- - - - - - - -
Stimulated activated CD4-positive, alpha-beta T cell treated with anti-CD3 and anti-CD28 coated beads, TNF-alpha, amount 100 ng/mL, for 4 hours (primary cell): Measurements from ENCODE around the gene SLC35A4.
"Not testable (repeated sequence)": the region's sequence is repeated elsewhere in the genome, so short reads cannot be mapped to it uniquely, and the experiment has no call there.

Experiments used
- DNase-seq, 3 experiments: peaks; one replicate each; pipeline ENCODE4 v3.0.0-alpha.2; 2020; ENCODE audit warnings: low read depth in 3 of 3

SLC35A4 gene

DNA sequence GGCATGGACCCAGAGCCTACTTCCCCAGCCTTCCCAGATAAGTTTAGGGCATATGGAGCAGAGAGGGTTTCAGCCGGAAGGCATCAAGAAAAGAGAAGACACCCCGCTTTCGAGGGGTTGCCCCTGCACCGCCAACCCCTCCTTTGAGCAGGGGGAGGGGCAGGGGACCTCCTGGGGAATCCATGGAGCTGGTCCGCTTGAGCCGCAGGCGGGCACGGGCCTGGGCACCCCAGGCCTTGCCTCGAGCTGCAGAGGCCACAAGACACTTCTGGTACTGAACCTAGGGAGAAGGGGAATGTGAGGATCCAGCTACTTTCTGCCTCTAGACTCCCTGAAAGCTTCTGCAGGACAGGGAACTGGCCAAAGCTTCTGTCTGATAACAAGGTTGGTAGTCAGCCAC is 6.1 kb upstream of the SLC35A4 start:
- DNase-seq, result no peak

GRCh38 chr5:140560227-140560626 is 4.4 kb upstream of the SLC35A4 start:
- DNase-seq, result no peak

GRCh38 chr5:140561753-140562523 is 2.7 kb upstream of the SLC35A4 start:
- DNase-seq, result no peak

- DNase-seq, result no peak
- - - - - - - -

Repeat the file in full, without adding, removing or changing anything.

Stimulated activated CD4-positive, alpha-beta T cell treated with anti-CD3 and anti-CD28 coated beads, TNF-alpha, amount 100 ng/mL, for 4 hours (primary cell): Measurements from ENCODE around the gene SLC35A4.
"Not testable (repeated sequence)": the region's sequence is repeated elsewhere in the genome, so short reads cannot be mapped to it uniquely, and the experiment has no call there.

Experiments used
- DNase-seq, 3 experiments: peaks; one replicate each; pipeline ENCODE4 v3.0.0-alpha.2; 2020; ENCODE audit warnings: low read depth in 3 of 3

SLC35A4 gene

DNA sequence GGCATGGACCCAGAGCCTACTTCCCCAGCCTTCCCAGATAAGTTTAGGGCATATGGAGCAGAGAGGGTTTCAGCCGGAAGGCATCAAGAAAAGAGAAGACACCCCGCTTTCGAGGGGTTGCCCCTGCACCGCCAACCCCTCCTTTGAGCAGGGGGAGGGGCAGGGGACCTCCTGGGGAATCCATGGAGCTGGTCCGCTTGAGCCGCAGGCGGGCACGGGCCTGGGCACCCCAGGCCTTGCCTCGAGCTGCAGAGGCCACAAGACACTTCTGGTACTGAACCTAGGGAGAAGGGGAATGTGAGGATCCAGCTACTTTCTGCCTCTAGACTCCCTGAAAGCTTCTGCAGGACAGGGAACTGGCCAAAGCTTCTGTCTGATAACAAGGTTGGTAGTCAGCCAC is 6.1 kb upstream of the SLC35A4 start:
- DNase-seq, result no peak

GRCh38 chr5:140560227-140560626 is 4.4 kb upstream of the SLC35A4 start:
- DNase-seq, result no peak

GRCh38 chr5:140561753-140562523 is 2.7 kb upstream of the SLC35A4 start:
- DNase-seq, result no peak

- DNase-seq, result no peak